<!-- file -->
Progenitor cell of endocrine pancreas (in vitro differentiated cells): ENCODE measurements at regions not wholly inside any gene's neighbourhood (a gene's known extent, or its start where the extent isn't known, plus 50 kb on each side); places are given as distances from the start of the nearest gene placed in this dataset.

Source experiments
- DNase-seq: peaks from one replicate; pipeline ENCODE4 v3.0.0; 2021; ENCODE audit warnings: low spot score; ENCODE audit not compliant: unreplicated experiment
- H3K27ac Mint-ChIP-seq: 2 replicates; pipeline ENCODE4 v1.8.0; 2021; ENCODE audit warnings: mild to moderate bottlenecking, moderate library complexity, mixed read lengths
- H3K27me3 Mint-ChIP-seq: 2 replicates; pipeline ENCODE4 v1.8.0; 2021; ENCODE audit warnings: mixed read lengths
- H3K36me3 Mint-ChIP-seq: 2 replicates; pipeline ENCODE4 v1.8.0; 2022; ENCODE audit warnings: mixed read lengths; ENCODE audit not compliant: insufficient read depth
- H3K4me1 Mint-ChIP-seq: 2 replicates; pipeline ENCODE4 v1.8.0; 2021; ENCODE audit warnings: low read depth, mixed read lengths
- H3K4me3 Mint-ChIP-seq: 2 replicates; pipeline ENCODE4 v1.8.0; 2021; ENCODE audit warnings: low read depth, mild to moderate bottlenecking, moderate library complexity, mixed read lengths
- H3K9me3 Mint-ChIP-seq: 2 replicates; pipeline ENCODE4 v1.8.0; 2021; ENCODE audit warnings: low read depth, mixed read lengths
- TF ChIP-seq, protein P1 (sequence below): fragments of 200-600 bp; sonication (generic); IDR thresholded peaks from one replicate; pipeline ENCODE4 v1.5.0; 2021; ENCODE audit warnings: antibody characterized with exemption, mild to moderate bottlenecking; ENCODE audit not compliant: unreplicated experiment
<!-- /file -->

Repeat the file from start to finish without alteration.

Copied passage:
Progenitor cell of endocrine pancreas (in vitro differentiated cells): ENCODE measurements at regions not wholly inside any gene's neighbourhood (a gene's known extent, or its start where the extent isn't known, plus 50 kb on each side); places are given as distances from the start of the nearest gene placed in this dataset.

Source experiments
- DNase-seq: peaks from one replicate; pipeline ENCODE4 v3.0.0; 2021; ENCODE audit warnings: low spot score; ENCODE audit not compliant: unreplicated experiment
- H3K27ac Mint-ChIP-seq: 2 replicates; pipeline ENCODE4 v1.8.0; 2021; ENCODE audit warnings: mild to moderate bottlenecking, moderate library complexity, mixed read lengths
- H3K27me3 Mint-ChIP-seq: 2 replicates; pipeline ENCODE4 v1.8.0; 2021; ENCODE audit warnings: mixed read lengths
- H3K36me3 Mint-ChIP-seq: 2 replicates; pipeline ENCODE4 v1.8.0; 2022; ENCODE audit warnings: mixed read lengths; ENCODE audit not compliant: insufficient read depth
- H3K4me1 Mint-ChIP-seq: 2 replicates; pipeline ENCODE4 v1.8.0; 2021; ENCODE audit warnings: low read depth, mixed read lengths
- H3K4me3 Mint-ChIP-seq: 2 replicates; pipeline ENCODE4 v1.8.0; 2021; ENCODE audit warnings: low read depth, mild to moderate bottlenecking, moderate library complexity, mixed read lengths
- H3K9me3 Mint-ChIP-seq: 2 replicates; pipeline ENCODE4 v1.8.0; 2021; ENCODE audit warnings: low read depth, mixed read lengths
- TF ChIP-seq, protein P1 (sequence below): fragments of 200-600 bp; sonication (generic); IDR thresholded peaks from one replicate; pipeline ENCODE4 v1.5.0; 2021; ENCODE audit warnings: antibody characterized with exemption, mild to moderate bottlenecking; ENCODE audit not compliant: unreplicated experiment